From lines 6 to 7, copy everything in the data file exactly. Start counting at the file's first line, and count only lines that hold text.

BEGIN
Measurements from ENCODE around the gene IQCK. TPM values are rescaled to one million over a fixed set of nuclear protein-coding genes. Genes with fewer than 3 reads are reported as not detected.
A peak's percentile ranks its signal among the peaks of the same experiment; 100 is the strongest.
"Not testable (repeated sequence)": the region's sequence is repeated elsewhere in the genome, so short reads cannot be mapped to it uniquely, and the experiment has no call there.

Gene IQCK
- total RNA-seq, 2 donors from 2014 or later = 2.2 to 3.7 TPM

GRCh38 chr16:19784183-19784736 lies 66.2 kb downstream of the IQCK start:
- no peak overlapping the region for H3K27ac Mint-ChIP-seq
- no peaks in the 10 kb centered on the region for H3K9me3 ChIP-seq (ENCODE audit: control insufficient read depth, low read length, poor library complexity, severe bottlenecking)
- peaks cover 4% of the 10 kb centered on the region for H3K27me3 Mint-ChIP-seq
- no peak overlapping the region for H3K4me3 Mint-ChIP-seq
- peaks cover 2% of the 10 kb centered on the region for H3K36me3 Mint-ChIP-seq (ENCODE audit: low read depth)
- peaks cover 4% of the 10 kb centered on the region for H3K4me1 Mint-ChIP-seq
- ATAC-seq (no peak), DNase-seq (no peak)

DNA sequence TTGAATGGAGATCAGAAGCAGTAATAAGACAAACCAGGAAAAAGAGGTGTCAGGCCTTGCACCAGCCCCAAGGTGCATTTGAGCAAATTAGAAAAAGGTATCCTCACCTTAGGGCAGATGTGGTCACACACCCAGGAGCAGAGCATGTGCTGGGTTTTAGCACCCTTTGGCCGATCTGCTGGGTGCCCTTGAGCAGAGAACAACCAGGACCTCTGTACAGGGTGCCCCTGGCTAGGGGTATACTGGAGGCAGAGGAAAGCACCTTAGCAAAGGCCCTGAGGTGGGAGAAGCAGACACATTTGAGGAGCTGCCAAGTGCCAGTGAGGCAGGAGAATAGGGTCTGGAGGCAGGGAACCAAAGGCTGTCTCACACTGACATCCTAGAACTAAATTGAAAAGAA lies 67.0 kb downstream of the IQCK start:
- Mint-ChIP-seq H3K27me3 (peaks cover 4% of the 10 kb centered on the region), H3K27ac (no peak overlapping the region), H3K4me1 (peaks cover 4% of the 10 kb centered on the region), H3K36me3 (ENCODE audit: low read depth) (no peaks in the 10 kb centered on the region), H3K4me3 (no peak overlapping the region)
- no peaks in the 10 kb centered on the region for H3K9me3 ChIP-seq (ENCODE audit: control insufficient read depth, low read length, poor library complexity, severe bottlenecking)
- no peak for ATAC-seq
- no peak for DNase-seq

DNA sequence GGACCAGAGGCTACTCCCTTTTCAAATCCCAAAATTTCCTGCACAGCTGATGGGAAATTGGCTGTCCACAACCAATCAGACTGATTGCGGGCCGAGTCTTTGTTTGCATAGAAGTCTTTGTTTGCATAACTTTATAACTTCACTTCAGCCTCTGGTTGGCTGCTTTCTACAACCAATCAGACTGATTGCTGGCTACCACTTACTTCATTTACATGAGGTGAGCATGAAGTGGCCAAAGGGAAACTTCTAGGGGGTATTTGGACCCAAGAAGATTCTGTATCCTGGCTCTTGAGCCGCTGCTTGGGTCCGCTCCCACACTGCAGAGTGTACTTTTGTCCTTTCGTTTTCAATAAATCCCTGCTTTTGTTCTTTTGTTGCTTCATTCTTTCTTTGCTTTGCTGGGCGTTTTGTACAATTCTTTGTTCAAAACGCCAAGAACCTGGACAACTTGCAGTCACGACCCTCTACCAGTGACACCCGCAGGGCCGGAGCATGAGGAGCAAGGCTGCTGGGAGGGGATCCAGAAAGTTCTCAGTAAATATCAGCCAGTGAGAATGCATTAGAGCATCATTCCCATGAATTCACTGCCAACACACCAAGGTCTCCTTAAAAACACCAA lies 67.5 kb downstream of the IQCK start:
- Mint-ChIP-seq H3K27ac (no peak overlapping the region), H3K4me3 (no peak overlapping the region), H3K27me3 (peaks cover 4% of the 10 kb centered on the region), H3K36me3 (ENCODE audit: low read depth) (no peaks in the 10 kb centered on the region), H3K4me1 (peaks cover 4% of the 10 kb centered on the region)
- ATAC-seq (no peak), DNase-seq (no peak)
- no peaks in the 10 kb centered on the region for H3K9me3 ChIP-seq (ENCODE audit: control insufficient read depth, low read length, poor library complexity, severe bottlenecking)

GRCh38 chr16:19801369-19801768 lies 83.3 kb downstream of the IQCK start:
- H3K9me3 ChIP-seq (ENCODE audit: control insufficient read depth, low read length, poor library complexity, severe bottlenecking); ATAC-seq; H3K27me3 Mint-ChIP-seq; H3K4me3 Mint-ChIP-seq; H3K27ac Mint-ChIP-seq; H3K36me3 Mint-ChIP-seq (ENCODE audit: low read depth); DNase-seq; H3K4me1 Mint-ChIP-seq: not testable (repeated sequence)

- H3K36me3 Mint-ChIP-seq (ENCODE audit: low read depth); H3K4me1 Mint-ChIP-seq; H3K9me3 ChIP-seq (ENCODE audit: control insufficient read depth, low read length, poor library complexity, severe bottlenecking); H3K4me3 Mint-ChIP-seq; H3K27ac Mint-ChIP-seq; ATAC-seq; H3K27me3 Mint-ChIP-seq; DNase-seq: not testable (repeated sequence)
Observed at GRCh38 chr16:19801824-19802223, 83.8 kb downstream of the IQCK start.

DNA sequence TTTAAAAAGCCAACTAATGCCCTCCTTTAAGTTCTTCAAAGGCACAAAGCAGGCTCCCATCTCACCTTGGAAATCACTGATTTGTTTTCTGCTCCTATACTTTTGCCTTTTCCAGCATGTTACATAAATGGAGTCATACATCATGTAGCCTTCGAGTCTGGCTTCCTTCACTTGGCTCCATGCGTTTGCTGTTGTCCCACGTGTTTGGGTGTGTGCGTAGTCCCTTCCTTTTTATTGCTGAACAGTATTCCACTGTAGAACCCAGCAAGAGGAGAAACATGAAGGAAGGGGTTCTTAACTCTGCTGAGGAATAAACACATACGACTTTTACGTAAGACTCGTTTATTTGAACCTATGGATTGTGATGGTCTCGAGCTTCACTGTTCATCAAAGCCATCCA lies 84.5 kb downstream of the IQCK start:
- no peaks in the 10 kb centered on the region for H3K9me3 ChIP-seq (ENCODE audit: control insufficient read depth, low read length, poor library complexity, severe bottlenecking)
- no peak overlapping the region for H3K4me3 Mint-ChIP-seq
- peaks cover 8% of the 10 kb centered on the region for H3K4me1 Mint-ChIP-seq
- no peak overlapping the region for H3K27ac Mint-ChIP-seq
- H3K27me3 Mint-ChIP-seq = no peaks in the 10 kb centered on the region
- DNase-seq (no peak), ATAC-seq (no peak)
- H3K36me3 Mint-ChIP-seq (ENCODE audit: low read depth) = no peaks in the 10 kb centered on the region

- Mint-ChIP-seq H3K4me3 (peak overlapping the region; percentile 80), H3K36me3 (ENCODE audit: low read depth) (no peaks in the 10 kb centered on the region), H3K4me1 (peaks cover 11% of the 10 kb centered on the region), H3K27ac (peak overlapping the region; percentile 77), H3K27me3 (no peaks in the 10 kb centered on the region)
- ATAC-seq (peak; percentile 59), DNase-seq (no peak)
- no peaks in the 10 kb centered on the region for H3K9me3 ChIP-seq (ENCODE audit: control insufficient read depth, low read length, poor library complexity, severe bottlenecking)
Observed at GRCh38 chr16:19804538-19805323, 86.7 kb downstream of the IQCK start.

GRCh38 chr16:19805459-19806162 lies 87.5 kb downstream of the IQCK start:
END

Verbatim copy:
GRCh38 chr16:19784183-19784736 lies 66.2 kb downstream of the IQCK start:
- no peak overlapping the region for H3K27ac Mint-ChIP-seq